Antidote triggers find unreported ADRs
Research at the University of Pittsburgh has shown that tracking adult ICU use of antidotes such as protamine and phytonadione can signal adverse drug reactions (ADRs). A report on the study was given at the recent American College of Clinical Pharmacists meeting.
Sandra Kane-Gill, PharmD, MSc, tells Drug Formulary Review trigger research generally has not included the adult ICU. The primary study objective, she says, was to evaluate positive predictive values of triggers such as protamine, phytonadione, and methylprednisolone for detecting ADRs in the adult ICU. A secondary objective was to compare the number of ADRs detected using triggers to those voluntarily reported.
Kane-Gill says that while the University of Pittsburgh has a voluntary reporting system that produces a reasonable number of ADRs, many people often feel they are too busy to make a report or there are other reasons why reports are not made.
"We wanted to find a way to identify ADRs in a more assertive way," she says.
As a study at King's College Hospital, London, UK, says, triggers can be abnormal laboratory values, medication stops, and prescriptions for certain drugs, all of which can prompt a more detailed search of patient records for information on an ADR. In that study, almost half of prescriptions for trigger drugs were written in response to an adverse drug event, with vitamin K, Beriplex®, naloxone, calcium resonium, and hydroxyzine found to be the most specific.
In Kane-Gill's study, a retrospective chart review was applied to all patients admitted to the medical ICU from July 1, 2005, to June 30, 2006, who received protamine, phytonadione, and methylprednisolone.
So many patients received phytonadione and methylprednisolone that a random sample of 50 patients each from those two groups was evaluated for related ADRs. Only 11 patients received protamine during the study period and all were evaluated.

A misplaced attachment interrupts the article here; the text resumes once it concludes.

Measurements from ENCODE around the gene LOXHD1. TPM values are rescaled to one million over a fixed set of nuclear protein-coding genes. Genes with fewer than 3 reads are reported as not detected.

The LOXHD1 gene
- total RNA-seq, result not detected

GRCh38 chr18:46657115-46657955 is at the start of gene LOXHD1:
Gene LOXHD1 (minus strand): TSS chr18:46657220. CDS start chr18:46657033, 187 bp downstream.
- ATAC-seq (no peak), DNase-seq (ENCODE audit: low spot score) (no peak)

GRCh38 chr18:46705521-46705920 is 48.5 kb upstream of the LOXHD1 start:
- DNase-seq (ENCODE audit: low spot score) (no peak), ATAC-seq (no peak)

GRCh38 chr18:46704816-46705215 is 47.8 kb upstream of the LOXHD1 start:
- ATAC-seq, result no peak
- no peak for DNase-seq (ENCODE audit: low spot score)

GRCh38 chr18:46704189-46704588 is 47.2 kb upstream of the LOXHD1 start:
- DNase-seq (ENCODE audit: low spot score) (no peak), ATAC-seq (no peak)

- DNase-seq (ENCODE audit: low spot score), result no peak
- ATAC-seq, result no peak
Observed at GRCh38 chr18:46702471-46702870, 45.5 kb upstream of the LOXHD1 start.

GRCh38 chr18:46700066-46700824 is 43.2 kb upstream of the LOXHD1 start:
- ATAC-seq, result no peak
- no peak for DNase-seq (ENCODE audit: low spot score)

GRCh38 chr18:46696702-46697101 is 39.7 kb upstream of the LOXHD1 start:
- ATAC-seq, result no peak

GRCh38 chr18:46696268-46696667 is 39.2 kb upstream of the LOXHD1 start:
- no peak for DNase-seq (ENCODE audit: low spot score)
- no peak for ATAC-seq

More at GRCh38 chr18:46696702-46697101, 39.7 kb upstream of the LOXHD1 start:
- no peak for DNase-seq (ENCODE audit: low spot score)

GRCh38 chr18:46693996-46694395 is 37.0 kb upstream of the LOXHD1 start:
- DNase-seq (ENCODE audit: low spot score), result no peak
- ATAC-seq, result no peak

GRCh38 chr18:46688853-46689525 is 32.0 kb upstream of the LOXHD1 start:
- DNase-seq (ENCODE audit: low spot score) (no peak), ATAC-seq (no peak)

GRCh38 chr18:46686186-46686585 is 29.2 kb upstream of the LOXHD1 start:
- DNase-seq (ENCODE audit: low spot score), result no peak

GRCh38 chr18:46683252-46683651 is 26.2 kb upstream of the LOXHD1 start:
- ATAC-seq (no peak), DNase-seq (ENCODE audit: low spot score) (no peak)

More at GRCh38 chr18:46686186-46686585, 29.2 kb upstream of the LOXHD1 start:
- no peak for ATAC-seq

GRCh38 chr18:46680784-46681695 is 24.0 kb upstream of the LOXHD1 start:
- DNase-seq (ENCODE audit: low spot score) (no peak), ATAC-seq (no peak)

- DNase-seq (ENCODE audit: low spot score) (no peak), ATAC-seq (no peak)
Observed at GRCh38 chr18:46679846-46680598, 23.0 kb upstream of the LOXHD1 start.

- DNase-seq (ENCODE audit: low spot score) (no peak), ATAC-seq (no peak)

Objective assessment used for ADRs
A clinical pharmacist doing the chart reviews used an objective assessment instrument to determine that an adverse drug reaction had occurred. The study defined ADRs as undesirable clinical manifestations consequent to and caused by drug administration.
Positive predictive values were calculated as the proportion of triggers that occurred divided by the number of times that triggers occurred and ADRs were confirmed.
The study found positive predictive values of 0.36 for protamine, 0.18 for phytonadione, and 0.0 for methylprednisolone, respectively. Kane-Gill says none of the ADRs detected using the triggers had been reported on the voluntary reporting system.
Protamine and phytonadione make good triggers, she says, because they typically are given in response to an ADR. "If you see that one of these antidotes has been administered," she tells DFR, "you can look at the record and are likely to see that an ADR has occurred."
While this research was done with a retrospective chart review, Kane-Gill says it could be done prospectively and the findings could be used to prevent ADRs.
"If clinical pharmacists could get a real-time alert that an antidote has been administered, we could intervene quickly," she says.
[Editor's note: Contact Dr. Kane-Gill at (412) 624-5150 or e-mail her at email@example.com.]